Turns out in searching for life on Mars, NASA actively avoids the regions where the probability to find life is highest. What's that all about?
NASA tries to avoid as much as possible to contaminate Mars with life from Earth. They even have a Planetary Protection Officer, Catharine A. Conley, and the New York Times has an article about her and her policies. She appears to have the authority to forbid a Mars rover to go to a particular place. For instance, recently NASA announced that on some locations on Mars water flows occasionally. Some of those places are withing reach of the Curiosity rover but it may well be that it's not going to take a look because it could be paradise for hitch-hiking microbes from Earth. Several more regions on Mars have been proclaimed Special Regions where bacteria from Earth might thrive. Mars rovers cannot go there.
This shows the magnitude of the dilemma of physically searching for alien life. Mars landers have always been sterilized as much as possible. But it is impossible to completely sterilize a complicated machine like a lander or a rover. There will always be some microbes who survive first the sterilizing process, then the cold, the vacuum and the radiation during the space journey, and finally the harsh Mars environment. Catharine Conley estimates that at launch there may still be millions of microbes sticking to a spacecraft. How many there are left on Curiosity now is difficult to determine, but her calculations will decide where Curiosity is going.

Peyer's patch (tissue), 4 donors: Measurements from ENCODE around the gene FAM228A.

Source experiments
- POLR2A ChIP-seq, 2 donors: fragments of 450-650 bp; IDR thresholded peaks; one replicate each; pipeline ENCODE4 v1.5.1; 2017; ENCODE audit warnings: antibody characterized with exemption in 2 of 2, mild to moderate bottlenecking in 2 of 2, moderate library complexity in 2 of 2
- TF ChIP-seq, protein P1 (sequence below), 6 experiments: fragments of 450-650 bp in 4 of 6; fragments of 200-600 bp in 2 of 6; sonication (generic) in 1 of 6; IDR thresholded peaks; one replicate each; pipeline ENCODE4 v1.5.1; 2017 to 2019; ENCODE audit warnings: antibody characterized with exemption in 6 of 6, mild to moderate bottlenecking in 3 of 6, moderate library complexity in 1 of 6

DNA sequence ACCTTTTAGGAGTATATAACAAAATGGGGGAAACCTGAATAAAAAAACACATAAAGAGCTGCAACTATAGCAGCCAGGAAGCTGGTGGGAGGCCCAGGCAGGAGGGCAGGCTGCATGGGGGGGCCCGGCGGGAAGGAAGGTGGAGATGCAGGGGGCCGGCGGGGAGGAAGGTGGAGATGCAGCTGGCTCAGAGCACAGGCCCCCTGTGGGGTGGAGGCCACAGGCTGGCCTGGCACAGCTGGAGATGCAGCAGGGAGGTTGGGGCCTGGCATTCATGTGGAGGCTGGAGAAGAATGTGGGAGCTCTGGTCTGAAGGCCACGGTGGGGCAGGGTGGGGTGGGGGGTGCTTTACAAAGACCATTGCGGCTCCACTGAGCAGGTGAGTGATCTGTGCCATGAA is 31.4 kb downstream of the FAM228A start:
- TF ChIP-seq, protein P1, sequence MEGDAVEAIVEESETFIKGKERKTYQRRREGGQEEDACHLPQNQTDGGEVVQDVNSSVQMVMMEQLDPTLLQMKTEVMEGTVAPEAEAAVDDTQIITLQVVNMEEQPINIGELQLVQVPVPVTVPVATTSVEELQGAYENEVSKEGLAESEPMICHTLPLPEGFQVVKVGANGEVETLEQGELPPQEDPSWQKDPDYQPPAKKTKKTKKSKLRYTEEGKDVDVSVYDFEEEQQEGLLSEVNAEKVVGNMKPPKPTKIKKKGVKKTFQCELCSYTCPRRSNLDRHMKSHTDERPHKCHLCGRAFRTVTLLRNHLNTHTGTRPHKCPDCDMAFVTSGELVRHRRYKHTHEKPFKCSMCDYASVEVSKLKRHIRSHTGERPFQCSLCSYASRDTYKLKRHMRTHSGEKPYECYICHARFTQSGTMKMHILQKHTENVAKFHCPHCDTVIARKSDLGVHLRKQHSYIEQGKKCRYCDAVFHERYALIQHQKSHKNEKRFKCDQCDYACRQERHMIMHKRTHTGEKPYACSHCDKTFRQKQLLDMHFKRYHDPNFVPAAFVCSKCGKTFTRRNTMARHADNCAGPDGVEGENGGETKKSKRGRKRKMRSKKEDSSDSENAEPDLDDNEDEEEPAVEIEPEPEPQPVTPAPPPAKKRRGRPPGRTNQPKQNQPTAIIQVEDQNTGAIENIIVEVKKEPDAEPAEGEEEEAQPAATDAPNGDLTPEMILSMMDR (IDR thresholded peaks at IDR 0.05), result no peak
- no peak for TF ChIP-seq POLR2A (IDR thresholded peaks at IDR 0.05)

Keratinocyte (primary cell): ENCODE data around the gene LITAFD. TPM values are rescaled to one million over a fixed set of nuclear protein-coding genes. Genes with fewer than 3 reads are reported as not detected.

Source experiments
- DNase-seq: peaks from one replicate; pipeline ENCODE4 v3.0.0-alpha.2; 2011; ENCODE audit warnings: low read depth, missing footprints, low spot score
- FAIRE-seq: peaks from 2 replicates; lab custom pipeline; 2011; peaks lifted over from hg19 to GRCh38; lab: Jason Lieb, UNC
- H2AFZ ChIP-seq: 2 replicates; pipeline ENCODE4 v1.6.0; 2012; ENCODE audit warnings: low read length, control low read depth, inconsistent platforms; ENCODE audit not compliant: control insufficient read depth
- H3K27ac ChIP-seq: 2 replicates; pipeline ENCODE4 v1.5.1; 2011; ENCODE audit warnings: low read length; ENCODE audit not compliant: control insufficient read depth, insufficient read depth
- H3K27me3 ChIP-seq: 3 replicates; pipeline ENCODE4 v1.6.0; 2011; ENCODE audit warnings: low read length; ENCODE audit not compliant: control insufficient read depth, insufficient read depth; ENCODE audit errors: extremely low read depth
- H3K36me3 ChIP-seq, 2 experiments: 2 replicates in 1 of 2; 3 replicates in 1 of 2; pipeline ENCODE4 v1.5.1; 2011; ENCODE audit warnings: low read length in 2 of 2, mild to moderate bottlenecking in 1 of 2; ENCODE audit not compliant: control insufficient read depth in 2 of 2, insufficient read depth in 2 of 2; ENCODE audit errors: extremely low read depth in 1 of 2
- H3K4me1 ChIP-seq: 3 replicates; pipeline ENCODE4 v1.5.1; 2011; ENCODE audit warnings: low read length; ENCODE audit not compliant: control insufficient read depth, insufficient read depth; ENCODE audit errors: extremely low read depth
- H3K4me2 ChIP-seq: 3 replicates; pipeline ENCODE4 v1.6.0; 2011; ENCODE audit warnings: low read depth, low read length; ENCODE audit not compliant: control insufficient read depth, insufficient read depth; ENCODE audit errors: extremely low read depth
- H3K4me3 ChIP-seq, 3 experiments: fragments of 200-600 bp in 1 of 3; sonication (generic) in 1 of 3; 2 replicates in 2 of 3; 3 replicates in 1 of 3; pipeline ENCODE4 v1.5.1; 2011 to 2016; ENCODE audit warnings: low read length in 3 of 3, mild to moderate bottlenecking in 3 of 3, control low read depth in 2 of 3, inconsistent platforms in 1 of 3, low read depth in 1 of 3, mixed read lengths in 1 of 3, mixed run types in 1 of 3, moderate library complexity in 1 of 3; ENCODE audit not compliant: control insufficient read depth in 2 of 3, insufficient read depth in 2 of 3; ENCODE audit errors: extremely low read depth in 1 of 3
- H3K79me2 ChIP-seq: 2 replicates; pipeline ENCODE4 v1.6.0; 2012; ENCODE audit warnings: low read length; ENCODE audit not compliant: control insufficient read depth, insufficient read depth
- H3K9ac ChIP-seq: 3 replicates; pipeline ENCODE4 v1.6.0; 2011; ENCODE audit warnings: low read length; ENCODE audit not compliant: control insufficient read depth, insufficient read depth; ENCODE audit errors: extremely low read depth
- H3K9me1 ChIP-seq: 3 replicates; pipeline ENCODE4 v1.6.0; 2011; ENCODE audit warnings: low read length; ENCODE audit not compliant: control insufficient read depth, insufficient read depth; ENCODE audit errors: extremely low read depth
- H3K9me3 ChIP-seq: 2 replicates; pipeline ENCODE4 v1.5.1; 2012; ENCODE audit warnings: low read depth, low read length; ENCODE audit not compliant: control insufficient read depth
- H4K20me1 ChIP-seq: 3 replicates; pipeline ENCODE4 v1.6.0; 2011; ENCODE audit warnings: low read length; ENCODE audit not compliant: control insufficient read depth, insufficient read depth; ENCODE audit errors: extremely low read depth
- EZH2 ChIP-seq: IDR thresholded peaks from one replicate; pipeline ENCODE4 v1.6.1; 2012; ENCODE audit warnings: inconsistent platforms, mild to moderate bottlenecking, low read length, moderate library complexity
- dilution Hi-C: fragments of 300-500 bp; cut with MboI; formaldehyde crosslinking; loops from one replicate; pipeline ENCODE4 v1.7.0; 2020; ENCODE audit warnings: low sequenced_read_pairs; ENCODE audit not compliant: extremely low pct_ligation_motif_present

On the one hand it's understandable. If there is life on Mars you want it to stay undisturbed. You'd want to find out how it works, what species there are, how it evolved and whatnot. Life forms from Earth could compete with Mars life, poison it or even consume it. Probably any Mars life is having a hard time surviving without all of that. If they survive despite contamination from Earth, you don't want to be a scientist who, after the fact, has to find out which microbes belong on Mars and which are illegal immigrants. It will be a mess.
But wait. Isn't it a scientifically established fact that rocks fly back and forth between Earth and Mars? Suppose you find life on Mars now, how can you be sure it's not from Earth already? Heck, many people speculate that life on Earth came from outer space, why not Mars?
Furthermore, NASA's and many other organization's long term goal is to bring people to Mars. How can you expect Mars to stay uncontaminated with people on it? There's really no way. On Earth we know that where people travel, other life forms travel with them. On Mars initially the scale will be small, but it will happen there as well.
Since any life on Mars could have come from someplace else, since microbes from Earth must already be there, let's let it go. Let's not study supposedly original Mars life. Let's study what kind of organisms can survive on Mars and how people on Mars can benefit from them. Then NASA's Planetary Protection Officer can worry about littering and other kinds of pollution, which also follow Man everywhere he goes.
Herbert Blankesteijn is a technology journalist from the Netherlands who has written for many prominent Dutch newspapers. He presented and directed television and radio programmes and has 10 books to his name. Herbert is interested in nascent fields such as 3D printing, drones, robotics and the private space business.